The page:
What language is spoken in Italy? Are you sure it is Italian? Pt. 2

Are you ready for the last languages of Italy? Let’s hope so!

In the previous article we walked through the Northern part of the boot, exploring the dialects of the Alps, Padanian area and then down until the Median. Now, it’s time for the South: what was called the Kingdom of the Two Sicilies. Here the cultural influences on the languages have been really hard.

We left each other with the Median, which spreads the Bel Paese from East to West around the area of Rome. This language is linguistically quite close to the Latin, but because of regionalism and other influences, it is kind of not understandable for people don’t speak it.

The Meridional is a true variety which mixes root, word and syntax from French and the Northern languages, “shipped” to Italy by Frederick Barbarossa during the Vikings invasions, and from the Greek.

Those dialects have the same origins, but the evolution has made them completely different. It is important to remember the Neapolitan (in the Campania) and the Pugliese (in Apulia). In particular, the last one hosts in its area a language which is the result of the blending between Albanian and Latin languages: the Arbëreshë language.

In fact, due to the geography of the coast, numerous Albanians sailed to Italy and gave life to a new community and variety of linguistics, which today risks being lost forever. And where shall we go to now?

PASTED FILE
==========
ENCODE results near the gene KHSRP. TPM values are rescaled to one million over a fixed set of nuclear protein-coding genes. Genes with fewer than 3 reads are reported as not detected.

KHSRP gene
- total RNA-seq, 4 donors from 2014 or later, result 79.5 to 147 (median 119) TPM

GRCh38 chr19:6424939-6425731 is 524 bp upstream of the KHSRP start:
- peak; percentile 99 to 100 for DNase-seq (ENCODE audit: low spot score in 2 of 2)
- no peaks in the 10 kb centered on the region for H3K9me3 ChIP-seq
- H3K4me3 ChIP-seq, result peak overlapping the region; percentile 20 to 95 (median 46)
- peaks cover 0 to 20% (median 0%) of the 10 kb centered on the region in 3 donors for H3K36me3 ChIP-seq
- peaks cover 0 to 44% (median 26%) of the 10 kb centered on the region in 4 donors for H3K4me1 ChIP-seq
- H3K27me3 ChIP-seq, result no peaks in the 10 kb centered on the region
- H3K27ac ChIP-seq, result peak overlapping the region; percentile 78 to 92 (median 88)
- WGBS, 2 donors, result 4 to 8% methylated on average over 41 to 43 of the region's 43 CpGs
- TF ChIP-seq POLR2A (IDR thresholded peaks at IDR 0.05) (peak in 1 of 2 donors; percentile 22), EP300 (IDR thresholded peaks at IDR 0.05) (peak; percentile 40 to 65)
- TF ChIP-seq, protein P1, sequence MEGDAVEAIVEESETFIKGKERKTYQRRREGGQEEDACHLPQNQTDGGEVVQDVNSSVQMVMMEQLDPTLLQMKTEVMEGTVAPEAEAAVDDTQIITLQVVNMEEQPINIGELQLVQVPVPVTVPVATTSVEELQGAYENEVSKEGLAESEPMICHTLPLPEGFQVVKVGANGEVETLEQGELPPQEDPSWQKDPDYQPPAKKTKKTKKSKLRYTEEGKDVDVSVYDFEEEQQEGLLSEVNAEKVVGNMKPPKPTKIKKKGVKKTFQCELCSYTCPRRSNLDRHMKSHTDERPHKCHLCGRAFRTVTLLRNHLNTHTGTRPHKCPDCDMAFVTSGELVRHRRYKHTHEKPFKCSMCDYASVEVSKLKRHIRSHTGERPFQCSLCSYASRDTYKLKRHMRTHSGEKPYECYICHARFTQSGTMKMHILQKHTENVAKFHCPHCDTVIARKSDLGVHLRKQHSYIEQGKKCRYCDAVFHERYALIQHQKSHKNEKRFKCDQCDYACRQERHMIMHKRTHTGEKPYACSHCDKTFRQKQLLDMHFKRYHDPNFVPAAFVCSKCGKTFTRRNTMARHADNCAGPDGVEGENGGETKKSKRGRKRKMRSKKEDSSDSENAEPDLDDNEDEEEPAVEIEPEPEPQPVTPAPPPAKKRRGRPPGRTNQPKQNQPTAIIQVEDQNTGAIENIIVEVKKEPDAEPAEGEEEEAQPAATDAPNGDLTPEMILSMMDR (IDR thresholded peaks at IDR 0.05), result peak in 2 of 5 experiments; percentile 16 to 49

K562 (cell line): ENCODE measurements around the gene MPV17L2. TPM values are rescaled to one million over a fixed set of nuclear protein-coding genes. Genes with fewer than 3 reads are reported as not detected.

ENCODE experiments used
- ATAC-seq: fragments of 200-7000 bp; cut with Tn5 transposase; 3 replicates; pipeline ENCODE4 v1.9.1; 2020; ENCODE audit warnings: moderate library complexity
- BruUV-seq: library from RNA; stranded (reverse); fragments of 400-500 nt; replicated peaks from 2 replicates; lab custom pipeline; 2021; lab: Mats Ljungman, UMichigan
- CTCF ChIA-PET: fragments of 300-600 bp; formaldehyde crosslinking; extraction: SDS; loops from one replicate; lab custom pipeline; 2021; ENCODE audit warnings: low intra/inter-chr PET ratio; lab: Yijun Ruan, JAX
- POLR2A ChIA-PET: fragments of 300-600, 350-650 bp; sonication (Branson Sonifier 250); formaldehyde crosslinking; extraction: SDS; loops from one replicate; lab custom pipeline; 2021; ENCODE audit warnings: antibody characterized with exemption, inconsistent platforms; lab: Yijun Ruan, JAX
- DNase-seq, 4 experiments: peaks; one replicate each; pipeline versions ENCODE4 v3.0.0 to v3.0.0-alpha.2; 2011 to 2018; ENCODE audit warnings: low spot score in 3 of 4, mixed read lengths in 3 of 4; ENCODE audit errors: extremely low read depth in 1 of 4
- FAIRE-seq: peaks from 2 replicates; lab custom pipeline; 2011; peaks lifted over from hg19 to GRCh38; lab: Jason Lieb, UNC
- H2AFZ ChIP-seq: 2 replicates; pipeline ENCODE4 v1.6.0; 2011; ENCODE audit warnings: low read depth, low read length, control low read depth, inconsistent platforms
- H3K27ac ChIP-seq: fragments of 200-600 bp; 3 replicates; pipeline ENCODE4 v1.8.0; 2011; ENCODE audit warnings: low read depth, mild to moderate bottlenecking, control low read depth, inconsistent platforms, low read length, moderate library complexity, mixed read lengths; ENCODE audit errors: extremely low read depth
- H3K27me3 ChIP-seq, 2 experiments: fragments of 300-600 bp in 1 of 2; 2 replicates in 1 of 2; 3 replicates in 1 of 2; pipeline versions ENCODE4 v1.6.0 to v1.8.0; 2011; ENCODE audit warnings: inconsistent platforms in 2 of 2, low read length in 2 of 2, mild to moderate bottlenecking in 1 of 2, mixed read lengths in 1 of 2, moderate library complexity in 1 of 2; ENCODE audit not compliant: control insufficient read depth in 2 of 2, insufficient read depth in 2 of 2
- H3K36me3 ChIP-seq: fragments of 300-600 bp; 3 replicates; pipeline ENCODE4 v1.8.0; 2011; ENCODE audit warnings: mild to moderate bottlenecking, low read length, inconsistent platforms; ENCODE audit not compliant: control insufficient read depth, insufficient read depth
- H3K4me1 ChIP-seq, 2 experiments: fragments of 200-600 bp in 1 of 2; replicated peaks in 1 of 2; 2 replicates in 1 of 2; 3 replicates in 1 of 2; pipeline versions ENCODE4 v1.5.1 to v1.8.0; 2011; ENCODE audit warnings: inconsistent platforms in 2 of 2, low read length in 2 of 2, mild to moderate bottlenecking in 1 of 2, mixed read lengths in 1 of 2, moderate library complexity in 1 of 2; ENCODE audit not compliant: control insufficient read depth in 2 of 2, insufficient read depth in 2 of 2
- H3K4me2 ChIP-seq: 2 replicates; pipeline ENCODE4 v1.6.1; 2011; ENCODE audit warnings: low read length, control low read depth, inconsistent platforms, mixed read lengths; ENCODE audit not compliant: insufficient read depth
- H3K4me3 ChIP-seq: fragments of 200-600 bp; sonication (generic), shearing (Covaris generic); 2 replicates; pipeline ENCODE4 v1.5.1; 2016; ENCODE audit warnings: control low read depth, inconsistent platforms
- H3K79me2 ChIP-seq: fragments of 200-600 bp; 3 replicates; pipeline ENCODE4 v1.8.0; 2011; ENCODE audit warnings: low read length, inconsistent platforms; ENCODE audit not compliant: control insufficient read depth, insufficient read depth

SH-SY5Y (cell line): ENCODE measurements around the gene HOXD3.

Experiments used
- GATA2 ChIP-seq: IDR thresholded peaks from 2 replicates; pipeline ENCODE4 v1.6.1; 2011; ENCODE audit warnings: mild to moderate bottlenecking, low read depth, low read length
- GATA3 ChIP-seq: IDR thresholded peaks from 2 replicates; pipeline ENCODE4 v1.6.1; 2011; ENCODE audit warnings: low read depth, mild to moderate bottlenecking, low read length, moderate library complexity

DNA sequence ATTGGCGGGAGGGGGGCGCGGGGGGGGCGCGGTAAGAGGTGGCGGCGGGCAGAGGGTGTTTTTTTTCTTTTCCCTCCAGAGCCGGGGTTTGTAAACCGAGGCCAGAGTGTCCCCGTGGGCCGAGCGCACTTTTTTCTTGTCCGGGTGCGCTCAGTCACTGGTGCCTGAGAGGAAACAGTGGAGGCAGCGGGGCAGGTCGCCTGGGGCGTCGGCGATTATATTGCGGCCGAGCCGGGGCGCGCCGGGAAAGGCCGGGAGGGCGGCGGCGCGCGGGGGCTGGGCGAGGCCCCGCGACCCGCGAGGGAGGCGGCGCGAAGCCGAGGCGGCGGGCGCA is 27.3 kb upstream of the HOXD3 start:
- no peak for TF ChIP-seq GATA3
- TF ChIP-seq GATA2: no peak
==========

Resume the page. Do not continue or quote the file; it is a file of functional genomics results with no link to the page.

To the islands, on the hot sea!

The Corsican and the Sardinian are spoken on the Sardinian and Corsican (France) Isles. Following the Spanish invasion, the Catalan and the Spanish have definitely influenced those dialects. A fun fact about the Sardinian, due to its lexical characteristics and its diffusion, has been recognized as the official language of Sardinia, at the same level of Italian, reason of pride for all the locals.

Finally, the Sicilian. The Sicilianu is normally spoken by 5 million of people, but it is not taught in school. According to most philologists, this language cannot be considered a dialect of Italian, but as directly derived from Latin, must be considered as equal to Italian. Dante, in fact, took into account the Vulgar-Sicilian, for its complexity and diffusion, as a valid alternative to the institution of a common language in Italy, well, today we know who won the contest…

And now, check out this video from Enrico Brignani, just to give you an idea of how the dialects change from North to South! If you don’t understand, don’t be mad! It’s the same for me!

Just one more thing! Don’t miss the final phase of the Top 100 Language Lovers 2013 competition!! You wonder who will win this time? Follow us and you’ll find out!


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